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1407 Understanding the definition of hyperprogressive disease (HPD) and its incidence – a new path forward
  1. Trie Arni Djunadi1,
  2. Youjin Oh1,
  3. Liam Il-Young Chung1,
  4. Timothy Hong2,
  5. Soowon Lee3,
  6. Zunairah Shah1,
  7. Joo Hee Park1,
  8. Sung Mi Yoon1 and
  9. Young Kwang Chae1
  1. 1Feinberg School of Medicine, Northwestern University, Chicago, IL, USA
  2. 2Northwestern University, Evanston, IL, USA
  3. 3Baylor University, Waco, TX, USA


Background Hyperprogressive disease (HPD) is a phenomenon where tumors grow exponentially following immunotherapy. Multiple definitions have been proposed, and the incidence of HPD varies from 5.9% to 43.1% depending on the definition.1 As HPD is associated with worse patient outcomes, it is important to have a clear definition of HPD to identify and prevent such cases.2,3 There is much discussion about how to best define HPD as RECIST criteria only considers the target lesions.4 iRECIST and irRECIST have been newly proposed to incorporate new lesions. This study proposes a new, modified definition for HPD using RECIST 1.1 and taking the sum of new lesions into consideration.

Methods This study retrospectively analyzed 128 lung cancer patients‘ data (N of patients = 128) and 144 total number of regimens (N of regimens = 144) at a large metropolitan academic medical center. This study compares the incidence of hyperprogression using different definitions including Champiat, Saada-Bouzid, and Ferrara et al.5-7 As a modification to these definitions, the new lesions were included into the sum of lesions. The difference of incidence between original and modified definitions was evaluated with Chi-squared test.

Results The incidence rate of hyperprogression ranged from 5% to 15%, depending on the original definitions and modified definitions. Among the 144 treatment regimens, hyperprogression was detected in 5% (N=7), 10% (N=14), and 0% (N=0) using the original Champiat, Saada-Bouzid, and Ferrara et al. definitions respectively. The incidence of hyperprogression increased when new lesions were included in the definition. The incidence rate with modified Champiat, Saada-Bouzid and Ferrara et al. definitions were 11% (N=16), 15% (N=21) and 6% (N=9) respectively (table 1). Incorporating new lesions enabled the detection of more HPD cases, and the change in the sum of lesions are depicted in figure 1. The difference in incidence between original and modified definitions was statistically significant only for the Champiat et al. (X2= 3.0, p=0.05).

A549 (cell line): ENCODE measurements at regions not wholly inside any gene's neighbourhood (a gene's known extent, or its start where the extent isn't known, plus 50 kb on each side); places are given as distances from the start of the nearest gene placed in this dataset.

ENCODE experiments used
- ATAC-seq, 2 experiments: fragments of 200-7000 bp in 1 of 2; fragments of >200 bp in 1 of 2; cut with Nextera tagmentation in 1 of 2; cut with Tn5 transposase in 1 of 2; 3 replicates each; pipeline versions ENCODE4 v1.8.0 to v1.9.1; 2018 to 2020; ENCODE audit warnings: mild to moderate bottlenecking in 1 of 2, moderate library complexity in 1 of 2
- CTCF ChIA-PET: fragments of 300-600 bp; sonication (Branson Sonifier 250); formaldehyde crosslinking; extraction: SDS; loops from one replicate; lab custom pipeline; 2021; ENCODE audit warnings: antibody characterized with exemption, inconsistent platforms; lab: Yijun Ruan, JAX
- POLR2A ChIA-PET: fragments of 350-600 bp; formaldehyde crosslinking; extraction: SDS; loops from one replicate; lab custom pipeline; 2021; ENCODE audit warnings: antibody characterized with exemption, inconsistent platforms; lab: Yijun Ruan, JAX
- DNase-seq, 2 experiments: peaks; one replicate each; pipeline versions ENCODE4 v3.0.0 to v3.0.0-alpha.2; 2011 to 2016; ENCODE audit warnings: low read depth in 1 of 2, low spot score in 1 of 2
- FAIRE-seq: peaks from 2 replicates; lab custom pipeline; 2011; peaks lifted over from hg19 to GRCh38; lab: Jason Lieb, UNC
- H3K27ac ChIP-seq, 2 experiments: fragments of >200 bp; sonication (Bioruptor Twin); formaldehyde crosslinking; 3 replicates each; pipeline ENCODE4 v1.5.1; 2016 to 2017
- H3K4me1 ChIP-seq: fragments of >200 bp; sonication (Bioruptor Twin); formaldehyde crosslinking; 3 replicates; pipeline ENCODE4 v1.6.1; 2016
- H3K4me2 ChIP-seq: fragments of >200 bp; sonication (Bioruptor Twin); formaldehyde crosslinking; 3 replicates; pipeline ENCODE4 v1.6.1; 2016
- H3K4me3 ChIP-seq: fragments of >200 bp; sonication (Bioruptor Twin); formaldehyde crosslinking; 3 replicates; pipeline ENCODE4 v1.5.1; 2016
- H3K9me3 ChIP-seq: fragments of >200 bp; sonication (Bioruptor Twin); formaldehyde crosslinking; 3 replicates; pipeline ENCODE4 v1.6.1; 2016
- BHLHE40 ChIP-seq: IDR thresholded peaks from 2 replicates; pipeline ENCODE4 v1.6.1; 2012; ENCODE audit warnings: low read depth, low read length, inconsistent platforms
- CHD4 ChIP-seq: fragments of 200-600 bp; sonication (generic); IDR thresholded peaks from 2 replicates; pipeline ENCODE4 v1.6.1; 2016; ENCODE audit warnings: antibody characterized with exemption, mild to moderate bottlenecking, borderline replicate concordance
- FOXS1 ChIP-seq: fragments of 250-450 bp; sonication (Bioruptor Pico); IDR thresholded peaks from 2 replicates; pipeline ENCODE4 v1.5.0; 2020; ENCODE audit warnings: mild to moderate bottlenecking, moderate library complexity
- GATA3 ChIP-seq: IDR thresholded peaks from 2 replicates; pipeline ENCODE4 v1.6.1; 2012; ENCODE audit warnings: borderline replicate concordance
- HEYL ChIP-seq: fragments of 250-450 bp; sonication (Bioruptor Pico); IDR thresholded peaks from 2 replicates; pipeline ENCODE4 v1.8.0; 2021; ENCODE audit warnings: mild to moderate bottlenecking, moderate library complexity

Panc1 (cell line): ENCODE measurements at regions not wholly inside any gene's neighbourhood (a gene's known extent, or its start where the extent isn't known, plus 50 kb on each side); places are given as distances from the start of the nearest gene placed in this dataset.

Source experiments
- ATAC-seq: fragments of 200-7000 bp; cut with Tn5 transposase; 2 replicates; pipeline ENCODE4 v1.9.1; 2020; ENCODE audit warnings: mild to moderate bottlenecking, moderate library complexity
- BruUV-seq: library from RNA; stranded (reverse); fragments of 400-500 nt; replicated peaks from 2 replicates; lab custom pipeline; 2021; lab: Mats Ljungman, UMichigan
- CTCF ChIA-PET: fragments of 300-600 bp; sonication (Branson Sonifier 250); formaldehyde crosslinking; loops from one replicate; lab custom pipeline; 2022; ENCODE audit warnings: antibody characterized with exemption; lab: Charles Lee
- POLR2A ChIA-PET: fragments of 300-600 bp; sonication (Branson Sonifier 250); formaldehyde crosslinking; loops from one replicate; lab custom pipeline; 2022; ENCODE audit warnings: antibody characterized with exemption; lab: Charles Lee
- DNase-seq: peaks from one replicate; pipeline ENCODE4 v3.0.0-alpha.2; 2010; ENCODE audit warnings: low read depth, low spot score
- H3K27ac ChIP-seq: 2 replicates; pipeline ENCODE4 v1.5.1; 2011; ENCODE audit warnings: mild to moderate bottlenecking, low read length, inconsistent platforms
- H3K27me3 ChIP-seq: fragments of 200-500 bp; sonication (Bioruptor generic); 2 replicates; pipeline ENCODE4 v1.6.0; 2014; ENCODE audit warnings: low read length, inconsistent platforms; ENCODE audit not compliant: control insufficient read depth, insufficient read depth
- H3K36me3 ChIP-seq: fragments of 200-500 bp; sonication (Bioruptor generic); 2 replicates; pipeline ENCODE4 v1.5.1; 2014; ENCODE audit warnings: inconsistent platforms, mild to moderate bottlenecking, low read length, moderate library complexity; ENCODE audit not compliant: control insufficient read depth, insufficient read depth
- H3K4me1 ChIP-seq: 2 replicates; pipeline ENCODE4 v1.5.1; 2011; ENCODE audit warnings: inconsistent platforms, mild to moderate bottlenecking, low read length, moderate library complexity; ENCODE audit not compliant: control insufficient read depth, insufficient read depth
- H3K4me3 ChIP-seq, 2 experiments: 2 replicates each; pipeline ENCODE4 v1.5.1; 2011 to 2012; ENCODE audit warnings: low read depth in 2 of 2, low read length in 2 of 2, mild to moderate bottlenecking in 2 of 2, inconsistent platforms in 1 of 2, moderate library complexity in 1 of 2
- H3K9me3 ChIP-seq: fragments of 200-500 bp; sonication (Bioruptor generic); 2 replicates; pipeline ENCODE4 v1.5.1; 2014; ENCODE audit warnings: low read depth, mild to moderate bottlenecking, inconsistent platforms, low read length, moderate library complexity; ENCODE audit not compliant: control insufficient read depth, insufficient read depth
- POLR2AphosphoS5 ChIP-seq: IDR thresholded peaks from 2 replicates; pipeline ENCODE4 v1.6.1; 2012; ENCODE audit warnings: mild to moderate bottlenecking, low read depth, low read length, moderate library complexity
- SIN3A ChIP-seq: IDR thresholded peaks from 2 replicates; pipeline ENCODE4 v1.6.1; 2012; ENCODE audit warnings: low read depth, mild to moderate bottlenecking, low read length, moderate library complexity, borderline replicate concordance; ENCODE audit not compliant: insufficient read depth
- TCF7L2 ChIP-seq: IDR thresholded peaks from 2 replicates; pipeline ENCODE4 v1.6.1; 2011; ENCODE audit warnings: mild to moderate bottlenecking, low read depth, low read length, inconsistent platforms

Conclusions Incorporation of new lesions in the definition of hyperprogression resulted in an increase in HPD incidence for all three definitions. However, statistically significant difference was observed only for the Champiat et al. definition. There are limitations of utilizing RECIST 1.1 in the identification of HPD as it does not take new lesions into consideration. This study highlights the importance of including new lesions when defining HPD to accurately capture HPD.


  1. Park HJ, Kim KW, Won SE, Yoon S, Chae YK, Tirumani SH, et al. Definition, incidence, and challenges for assessment of hyperprogressive disease during cancer treatment with immune checkpoint inhibitors: a systematic review and meta-analysis. JAMA Netw Open 2021 Mar 1;4(3):e211136.

  2. Frelaut M, Le Tourneau C, Borcoman E. Hyperprogression under Immunotherapy. Int J Mol Sci. 2019 May 30;20(11):2674.

  3. Sabio E, Chan TA. The good, the bad, and the ugly: hyperprogression in cancer patients following immune checkpoint therapy. Genome Med. 2019 Jul 24;11(1):43.

  4. Champiat S, Besse B, Marabelle A. Hyperprogression during immunotherapy: do we really want to know? Ann Oncol. 2019 Jul 1;30(7):1028–31.

  5. Champiat S, Dercle L, Ammari S, Massard C, Hollebecque A, Postel-Vinay S, et al. Hyperprogressive Disease Is a New Pattern of Progression in Cancer Patients Treated by Anti-PD-1/PD-L1. Clin Cancer Res Off J Am Assoc Cancer Res. 2017 Apr 15;23(8):1920–8.

  6. Saâda-Bouzid E, Defaucheux C, Karabajakian A, Coloma VP, Servois V, Paoletti X, et al. Hyperprogression during anti-PD-1/PD-L1 therapy in patients with recurrent and/or metastatic head and neck squamous cell carcinoma. Ann Oncol Off J Eur Soc Med Oncol. 2017 Jul 1;28(7):1605–11.

  7. Ferrara R, Mezquita L, Texier M, Lahmar J, Audigier-Valette C, Tessonnier L, et al. Hyperprogressive disease in patients with advanced non–small cell lung cancer treated With PD-1/PD-L1 inhibitors or with single-agent chemotherapy. JAMA Oncol 2018 Nov;4(11):1543–52.

Ethics Approval The study was approved by Northwestern University’s Institutional Review Board, study number STU00207117.

Abstract 1407 Figure 1

The changes of sum of lesions depending on patients with hyperprogression according to different definitions of hyperprogression and modification.

Abstract 1407 Table 1

A summary of the incidence of hyperprogression according to main different definitions of hyperprogression and modified definitions

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